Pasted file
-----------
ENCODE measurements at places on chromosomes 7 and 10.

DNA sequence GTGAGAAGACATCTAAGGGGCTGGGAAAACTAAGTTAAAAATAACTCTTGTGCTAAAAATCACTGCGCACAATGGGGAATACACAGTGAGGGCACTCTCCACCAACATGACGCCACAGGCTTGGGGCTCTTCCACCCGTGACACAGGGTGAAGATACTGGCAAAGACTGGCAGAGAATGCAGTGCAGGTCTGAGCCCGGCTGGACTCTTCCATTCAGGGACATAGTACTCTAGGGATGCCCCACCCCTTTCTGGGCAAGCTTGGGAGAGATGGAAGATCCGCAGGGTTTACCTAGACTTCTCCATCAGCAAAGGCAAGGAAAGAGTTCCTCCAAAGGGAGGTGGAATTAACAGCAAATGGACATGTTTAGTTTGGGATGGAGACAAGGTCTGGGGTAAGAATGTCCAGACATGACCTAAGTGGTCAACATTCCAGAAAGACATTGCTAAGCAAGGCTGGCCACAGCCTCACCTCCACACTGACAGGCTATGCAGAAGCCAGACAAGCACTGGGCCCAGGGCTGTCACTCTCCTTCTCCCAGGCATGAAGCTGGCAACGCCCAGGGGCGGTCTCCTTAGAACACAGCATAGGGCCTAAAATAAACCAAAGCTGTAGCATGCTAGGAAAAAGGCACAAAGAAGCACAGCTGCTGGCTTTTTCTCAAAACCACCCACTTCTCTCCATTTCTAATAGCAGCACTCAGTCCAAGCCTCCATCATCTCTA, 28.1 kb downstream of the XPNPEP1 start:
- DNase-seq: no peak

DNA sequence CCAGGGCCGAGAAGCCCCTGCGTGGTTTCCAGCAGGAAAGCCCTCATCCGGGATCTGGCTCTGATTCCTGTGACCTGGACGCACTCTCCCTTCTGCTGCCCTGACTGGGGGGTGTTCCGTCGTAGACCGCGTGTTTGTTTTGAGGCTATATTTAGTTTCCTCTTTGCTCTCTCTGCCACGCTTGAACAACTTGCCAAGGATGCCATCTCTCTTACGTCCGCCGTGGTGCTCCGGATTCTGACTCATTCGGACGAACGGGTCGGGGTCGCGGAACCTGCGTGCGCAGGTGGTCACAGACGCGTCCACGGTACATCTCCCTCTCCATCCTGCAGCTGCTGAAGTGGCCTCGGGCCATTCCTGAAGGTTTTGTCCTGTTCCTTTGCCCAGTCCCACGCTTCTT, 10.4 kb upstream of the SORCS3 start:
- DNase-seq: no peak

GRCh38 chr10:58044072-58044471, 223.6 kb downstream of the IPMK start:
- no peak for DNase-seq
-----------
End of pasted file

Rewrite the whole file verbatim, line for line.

ENCODE measurements at places on chromosomes 7 and 10.

DNA sequence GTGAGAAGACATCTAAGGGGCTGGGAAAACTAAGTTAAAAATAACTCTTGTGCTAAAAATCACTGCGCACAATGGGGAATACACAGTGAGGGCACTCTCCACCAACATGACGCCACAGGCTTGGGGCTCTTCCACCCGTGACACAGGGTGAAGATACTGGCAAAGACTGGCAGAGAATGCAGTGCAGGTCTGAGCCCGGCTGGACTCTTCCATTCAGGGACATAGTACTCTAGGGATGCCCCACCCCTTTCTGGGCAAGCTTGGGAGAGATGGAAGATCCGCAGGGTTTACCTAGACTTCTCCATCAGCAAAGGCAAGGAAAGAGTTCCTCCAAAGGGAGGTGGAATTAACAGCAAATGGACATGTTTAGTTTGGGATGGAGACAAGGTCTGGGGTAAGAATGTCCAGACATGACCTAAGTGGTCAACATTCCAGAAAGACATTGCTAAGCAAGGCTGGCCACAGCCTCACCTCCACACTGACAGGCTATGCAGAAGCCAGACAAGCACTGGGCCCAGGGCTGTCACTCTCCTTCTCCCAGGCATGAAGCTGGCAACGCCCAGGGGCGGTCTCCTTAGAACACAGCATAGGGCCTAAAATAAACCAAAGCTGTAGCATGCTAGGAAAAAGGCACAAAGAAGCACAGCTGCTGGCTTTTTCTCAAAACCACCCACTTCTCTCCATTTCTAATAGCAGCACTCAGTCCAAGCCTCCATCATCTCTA, 28.1 kb downstream of the XPNPEP1 start:
- DNase-seq: no peak

DNA sequence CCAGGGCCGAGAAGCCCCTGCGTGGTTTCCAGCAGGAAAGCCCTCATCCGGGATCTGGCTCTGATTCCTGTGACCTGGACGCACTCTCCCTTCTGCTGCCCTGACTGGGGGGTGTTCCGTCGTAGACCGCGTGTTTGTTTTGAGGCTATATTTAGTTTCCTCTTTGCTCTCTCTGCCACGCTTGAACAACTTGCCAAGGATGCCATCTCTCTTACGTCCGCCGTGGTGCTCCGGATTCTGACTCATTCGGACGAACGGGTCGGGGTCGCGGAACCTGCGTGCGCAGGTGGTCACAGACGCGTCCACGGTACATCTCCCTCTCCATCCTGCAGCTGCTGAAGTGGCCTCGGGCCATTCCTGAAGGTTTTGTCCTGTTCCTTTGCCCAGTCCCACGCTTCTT, 10.4 kb upstream of the SORCS3 start:
- DNase-seq: no peak

GRCh38 chr10:58044072-58044471, 223.6 kb downstream of the IPMK start:
- no peak for DNase-seq